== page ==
Are You Losing Faith in Your Book? Maybe the Problem Is Your PR

Are You Losing Faith in Your Book? Maybe the Problem Is Your PR

You’ve done all that you know how to do, but it still seems like the only one interested in your book is you.

Okay, maybe some friends and family have offered their support, but they’re supposed to do that. Your real problem is that you’ve done all you know how to do, but you still can’t seem to generate any buzz. You’ve sent out press releases, you’ve blogged, you’ve tweeted, you’ve called the media and you’ve sent out books to reviewers, but the response has been underwhelming.

I’ve seen this happen to authors trying to publicize their books and I can see why some people would begin to lose faith in their books and their messages. But, my point to you is you shouldn’t lose faith in the things that drive your passion. Maybe the problem isn’t your book; maybe it’s your approach to PR. Here are just a few of the common pitfalls I’ve seen:

  • Too Close to the Canvas– In many cases, authors are so driven by what they have written that they tend to focus on their favorite parts of their topic instead of what might actually drive the media’s interest. One problem we sometimes find is authors who are too close to their subjects, and as a result, focus on elements that are so deep within their respective expertise that the messages they choose just don’t resonate with the masses. As an example, we’ve represented some authors with books about retirement planning. Their books had an emphasis on intricate tax laws and strategies that required a working knowledge about IRAs, 401Ks, and a variety of other investment instruments that are not common knowledge. Their instinct was to talk about the intricate details of these investment vehicles, which we of course advised against, as we knew it would fly over the heads of most people and would never get coverage in mainstream media.Our advice is to stand back from the canvas and look at your message with the eyes of someone who doesn’t know what you know. Then ask yourself; “What part of my message will people care about? What information and advice I have to offer would be of benefit to them?” Once you have answered these questions, you might see a completely different set of messages than what you are using.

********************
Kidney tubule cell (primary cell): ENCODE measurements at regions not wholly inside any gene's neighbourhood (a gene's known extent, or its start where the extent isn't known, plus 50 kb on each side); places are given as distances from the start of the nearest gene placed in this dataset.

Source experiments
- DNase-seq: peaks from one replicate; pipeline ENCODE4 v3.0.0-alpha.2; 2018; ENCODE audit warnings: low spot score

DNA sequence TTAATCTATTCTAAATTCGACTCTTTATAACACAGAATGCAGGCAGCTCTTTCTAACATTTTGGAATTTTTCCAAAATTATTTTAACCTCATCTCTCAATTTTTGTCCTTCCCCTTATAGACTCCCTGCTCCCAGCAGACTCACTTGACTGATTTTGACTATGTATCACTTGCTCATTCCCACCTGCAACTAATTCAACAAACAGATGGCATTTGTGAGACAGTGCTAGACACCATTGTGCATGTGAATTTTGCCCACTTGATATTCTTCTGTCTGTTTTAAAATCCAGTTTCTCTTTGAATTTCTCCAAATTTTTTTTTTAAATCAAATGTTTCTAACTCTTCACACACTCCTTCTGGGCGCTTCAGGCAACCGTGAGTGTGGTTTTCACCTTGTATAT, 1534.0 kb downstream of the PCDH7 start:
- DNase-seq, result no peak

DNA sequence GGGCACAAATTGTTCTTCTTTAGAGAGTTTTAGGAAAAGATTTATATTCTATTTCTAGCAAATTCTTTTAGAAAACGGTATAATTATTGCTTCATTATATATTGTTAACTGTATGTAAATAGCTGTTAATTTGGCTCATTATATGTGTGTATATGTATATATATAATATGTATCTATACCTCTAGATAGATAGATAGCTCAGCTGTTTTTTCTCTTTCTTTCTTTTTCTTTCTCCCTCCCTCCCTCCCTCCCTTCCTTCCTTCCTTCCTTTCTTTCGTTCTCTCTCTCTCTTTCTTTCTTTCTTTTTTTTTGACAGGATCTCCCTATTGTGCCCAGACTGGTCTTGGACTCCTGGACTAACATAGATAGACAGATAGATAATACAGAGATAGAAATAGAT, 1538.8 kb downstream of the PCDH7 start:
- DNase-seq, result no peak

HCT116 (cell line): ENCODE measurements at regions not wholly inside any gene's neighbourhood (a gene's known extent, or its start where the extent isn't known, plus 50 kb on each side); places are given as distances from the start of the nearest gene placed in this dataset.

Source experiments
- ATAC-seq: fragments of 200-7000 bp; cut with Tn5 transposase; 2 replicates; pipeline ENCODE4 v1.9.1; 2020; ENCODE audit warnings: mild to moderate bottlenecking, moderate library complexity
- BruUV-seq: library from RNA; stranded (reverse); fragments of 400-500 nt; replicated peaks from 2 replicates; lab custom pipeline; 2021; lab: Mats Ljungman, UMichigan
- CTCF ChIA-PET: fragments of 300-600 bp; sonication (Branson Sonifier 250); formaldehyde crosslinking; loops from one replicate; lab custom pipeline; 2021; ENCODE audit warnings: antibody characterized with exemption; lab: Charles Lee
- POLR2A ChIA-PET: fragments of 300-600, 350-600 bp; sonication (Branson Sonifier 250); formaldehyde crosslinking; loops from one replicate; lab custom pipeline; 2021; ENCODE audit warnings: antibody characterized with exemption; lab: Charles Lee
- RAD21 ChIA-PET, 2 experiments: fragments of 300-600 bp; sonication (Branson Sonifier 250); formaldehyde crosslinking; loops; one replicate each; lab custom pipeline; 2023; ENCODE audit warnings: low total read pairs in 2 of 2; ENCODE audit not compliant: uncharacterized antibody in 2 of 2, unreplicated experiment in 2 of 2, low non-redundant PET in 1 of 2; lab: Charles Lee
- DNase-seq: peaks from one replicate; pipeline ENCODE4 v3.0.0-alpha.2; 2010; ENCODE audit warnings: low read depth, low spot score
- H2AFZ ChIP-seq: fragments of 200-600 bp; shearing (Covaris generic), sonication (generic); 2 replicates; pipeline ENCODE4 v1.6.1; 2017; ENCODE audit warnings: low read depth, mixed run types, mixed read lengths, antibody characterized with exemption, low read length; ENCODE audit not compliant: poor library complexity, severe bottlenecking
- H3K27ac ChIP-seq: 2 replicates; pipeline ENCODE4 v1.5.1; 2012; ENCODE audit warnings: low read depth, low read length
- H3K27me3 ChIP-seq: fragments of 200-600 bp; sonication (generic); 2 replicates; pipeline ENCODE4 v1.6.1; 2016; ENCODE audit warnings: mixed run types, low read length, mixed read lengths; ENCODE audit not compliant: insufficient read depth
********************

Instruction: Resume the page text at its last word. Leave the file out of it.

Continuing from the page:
• Sending Out Unsolicited Books– Editors and reviewers are inundated with unsolicited books, and they rarely, if ever, crack them open. Instead, the books typically sit in a pile in the back of their office until the stacks dominate their space at which point they get donated to the local library or a favorite charity.One of our rules in working on book promotion campaigns is that we don’t send out books blindly. After our initial outreach to the media, our policy is to only send books to those media contacts who have responded to our communication with an expressed interest in our client’s book and message. I firmly believe it’s a huge waste of money to send out unsolicited books to the media.
  • Distributing Meaningless Press Releases – The print media landscape has changed dramatically in the last two years. Most major daily newspapers no longer employ book editors or staff reviewers. They no longer have the space for reviews, nor the revenue to pay for a writer to cover that area. When they do want to include a book section in the Sunday paper occasional, they typically grab copy from the wire services. Moreover, most lifestyle sections have been downsized in both space and staff. The New York Times has laid off more than 1,500 people over the last two years and they receive more than 500 press releases per day. Who’s reading them? Anyone? Daily newspapers, monthly magazines and Web-based news outlets don’t have staff sitting around waiting for a good press release to write about. And, the way most press releases are written, they typically require some level of action on the part of the news organization to respond to it. Yet, they don’t have the staff anymore, therefore, they rarely, if ever, respond. So, if you’re going to send out a press release, make sure it has valuable content and enough information that doesn’t require any action by the news media for it to be useful to them.

If you’re going to do your own PR, realize it’s a profession and there’s skill and knowledge you need to gain in order to be successful at it. It’s like trying to do home repairs. After a few tries to fix the pipe, if it still leaks, maybe it’s time to call the plumber. If you’re having some of these issues and you’re starting to lose faith in the message of your book, maybe it’s time to consider calling in a pro.

1 Comment

  1. Hi Marsha!

    Really fantastic advice! It’s usually best to think as a reader/customer. If you think like a customer, then you’ll be able to pin-point what would attract you to your book and not what would just attract yourself as the author.

    Another great way to market your book is to ask a friend that has no affiliation with being an author or ever wanting to be a writer; a third party. Ask them to read your book and have them jot down notes of what they liked most about your book. From there, the author could pin point what exactly to talk about that would make people interested in the book.

    Again, great tips!

    Reply

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